FX lenses recommendations?

Started 11 months ago | Discussions thread
user_name
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In reply to Hendrixx, 11 months ago

Mostly landscape?

Generally, landscape is shot at the wide angle and ultra wide angle end of the spectrum. That means 14 to 25mm is usually the most used range.

The gold standard is the Zeiss 21mm. It is a manual focus lens, but for landscape work that does not matter. The performance of this lens is legendary. Not cheap, but uncompromised performance.

The Nikkor 14-24 is good second choice. Using filters is a little complicated with this lens, but third-party solutions do exist. I own and like this lens a lot, but you need to understand this lens's weaknesses and how to work around it to get the best from it. When you do it pays back big time.

The Nikkor 16-35 is not a bad lens, but its performance at either end of the zoom range is not nearly as good as it is in the middle range. The newer 18-35 may be a better choice. I see these lenses as good choices for someone that wants a versatile zoom and is okay with sacrificing some performance compared to a more purpose built lens.

For ultra wide angle the Zeiss 15mm is king, but costs about $3000. Many people like the Samyang (Rokinon) 14mm. Rokinon also makes a 24mm that is worth considering. Both Rokinons are reasonably priced and perform well. To get better requires at least 2X the price. All are manual focus.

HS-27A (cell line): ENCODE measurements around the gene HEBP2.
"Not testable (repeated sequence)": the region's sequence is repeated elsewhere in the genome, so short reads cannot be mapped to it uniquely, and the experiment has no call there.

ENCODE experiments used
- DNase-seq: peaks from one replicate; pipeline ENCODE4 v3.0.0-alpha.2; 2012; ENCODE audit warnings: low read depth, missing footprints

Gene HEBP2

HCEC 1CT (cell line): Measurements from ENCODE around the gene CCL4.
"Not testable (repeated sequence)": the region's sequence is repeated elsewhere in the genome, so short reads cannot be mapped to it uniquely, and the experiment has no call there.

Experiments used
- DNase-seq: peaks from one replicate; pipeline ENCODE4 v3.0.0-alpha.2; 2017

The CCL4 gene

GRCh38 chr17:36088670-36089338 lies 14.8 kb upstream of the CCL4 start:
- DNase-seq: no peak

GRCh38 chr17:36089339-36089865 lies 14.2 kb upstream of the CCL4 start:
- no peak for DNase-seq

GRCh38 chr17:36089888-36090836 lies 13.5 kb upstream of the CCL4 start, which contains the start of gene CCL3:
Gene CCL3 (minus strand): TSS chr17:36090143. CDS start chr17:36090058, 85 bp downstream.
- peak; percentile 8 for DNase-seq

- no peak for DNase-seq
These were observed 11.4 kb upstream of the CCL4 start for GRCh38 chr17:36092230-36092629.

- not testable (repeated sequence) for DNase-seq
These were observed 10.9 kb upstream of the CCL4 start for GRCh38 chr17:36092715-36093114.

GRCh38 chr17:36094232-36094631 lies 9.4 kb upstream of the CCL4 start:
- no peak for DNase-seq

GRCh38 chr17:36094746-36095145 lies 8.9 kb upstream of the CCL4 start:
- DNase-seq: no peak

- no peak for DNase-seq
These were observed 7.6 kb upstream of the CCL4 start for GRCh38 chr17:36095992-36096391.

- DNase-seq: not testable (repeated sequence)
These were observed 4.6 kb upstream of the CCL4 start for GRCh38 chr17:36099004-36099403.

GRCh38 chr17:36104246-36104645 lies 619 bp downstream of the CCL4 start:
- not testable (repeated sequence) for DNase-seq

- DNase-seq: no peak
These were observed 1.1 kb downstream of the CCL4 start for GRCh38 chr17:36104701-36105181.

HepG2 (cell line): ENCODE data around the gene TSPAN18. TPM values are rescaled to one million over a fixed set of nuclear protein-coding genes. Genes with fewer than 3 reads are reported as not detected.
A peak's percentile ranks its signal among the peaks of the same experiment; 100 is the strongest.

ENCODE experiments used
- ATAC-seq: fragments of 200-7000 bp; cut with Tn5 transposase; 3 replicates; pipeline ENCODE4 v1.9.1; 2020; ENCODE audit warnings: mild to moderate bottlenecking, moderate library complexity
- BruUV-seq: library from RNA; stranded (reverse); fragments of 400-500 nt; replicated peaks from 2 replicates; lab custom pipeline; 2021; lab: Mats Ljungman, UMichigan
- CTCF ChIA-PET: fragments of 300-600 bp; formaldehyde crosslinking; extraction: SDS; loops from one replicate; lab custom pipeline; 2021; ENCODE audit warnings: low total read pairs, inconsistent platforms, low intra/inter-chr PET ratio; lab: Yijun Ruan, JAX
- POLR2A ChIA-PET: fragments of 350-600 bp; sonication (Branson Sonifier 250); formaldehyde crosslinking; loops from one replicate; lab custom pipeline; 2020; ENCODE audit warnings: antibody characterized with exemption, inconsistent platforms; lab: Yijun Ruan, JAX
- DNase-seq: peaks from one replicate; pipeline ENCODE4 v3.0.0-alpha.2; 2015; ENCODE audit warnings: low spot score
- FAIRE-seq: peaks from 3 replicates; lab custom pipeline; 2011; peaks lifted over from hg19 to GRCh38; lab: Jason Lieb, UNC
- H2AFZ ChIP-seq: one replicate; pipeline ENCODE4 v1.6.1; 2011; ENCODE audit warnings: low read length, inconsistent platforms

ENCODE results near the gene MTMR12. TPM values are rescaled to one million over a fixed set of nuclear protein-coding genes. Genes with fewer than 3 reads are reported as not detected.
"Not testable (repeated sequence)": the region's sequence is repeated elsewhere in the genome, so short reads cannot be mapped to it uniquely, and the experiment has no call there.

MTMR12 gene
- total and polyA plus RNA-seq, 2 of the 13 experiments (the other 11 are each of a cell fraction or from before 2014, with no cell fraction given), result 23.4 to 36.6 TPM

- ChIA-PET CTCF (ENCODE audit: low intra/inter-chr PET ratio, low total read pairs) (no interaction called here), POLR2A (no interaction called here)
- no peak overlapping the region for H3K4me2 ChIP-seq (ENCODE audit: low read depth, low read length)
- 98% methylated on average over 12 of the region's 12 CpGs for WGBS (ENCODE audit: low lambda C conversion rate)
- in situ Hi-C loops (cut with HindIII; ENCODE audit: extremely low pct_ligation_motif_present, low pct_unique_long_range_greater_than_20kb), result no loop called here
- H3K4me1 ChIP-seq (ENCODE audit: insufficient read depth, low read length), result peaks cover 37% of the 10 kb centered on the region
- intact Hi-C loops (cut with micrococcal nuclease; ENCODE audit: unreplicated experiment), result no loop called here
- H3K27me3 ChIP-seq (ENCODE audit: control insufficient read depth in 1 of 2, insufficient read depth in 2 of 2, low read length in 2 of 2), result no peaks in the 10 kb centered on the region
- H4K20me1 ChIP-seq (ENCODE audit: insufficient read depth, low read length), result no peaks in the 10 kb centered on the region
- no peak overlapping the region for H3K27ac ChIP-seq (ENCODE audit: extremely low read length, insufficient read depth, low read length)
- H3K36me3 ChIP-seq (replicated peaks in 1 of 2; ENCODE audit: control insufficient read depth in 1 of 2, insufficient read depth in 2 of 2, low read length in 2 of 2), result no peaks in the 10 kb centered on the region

For portraits, the 85mm 1.8G is excellent and relatively low cost. Its virtues are many and flaws few.

The Nikkor 24 - 70mm zoom is a good zoom. It is weak at the 24mm end, but a good general purpose lens. It seems a lot of wedding photographers like this lens.

50mm is a general purpose lens. I have the 50mm 1.8D, which is ultra cheap, ultra sharp, and light.

Lastly, rating lenses is a complex and tricky process. There are so many different attributes and details concerning lens performance that simply using something like DXOMark to rate a lens is misleading.

Things like field curvature and focus shift are issues for all lenses. Corner performance matters for some work and is unimportant for others. You really need to understand what your needs are and how various lenses meet those needs.

Renting lenses is one way to determine if a lens you are considering will perform as expected. In the grand scheme of the cost of quality lenses, renting is a good investment for peace of mind in your selection.

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